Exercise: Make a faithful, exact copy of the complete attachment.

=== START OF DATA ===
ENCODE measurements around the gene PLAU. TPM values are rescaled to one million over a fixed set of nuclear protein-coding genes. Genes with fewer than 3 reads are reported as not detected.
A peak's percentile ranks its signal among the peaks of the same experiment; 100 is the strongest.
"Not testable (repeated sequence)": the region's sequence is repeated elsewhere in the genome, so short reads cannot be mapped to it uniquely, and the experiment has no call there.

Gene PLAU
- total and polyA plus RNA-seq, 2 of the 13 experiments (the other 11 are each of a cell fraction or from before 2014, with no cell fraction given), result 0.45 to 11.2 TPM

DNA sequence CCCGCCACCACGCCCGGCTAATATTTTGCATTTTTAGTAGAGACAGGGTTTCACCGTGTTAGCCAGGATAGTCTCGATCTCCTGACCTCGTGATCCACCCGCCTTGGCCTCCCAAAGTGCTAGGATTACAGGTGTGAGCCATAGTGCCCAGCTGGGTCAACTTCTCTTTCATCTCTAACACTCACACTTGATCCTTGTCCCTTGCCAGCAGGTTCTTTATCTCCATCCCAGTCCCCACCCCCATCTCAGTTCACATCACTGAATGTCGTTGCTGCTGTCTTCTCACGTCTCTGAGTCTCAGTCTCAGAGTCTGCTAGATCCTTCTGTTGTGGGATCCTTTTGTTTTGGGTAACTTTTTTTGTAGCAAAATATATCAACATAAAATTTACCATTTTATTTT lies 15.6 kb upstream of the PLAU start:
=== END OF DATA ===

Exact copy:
ENCODE measurements around the gene PLAU. TPM values are rescaled to one million over a fixed set of nuclear protein-coding genes. Genes with fewer than 3 reads are reported as not detected.
A peak's percentile ranks its signal among the peaks of the same experiment; 100 is the strongest.
"Not testable (repeated sequence)": the region's sequence is repeated elsewhere in the genome, so short reads cannot be mapped to it uniquely, and the experiment has no call there.

Gene PLAU
- total and polyA plus RNA-seq, 2 of the 13 experiments (the other 11 are each of a cell fraction or from before 2014, with no cell fraction given), result 0.45 to 11.2 TPM

DNA sequence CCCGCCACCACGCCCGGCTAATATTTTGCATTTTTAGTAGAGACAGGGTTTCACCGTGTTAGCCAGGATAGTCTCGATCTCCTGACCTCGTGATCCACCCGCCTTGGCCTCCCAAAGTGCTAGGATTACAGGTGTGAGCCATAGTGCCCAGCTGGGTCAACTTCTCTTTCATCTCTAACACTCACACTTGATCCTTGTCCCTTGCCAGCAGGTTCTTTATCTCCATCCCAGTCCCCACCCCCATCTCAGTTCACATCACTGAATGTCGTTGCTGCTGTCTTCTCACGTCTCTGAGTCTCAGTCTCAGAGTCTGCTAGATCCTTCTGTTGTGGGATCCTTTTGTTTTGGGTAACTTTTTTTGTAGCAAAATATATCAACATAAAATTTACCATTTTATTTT lies 15.6 kb upstream of the PLAU start: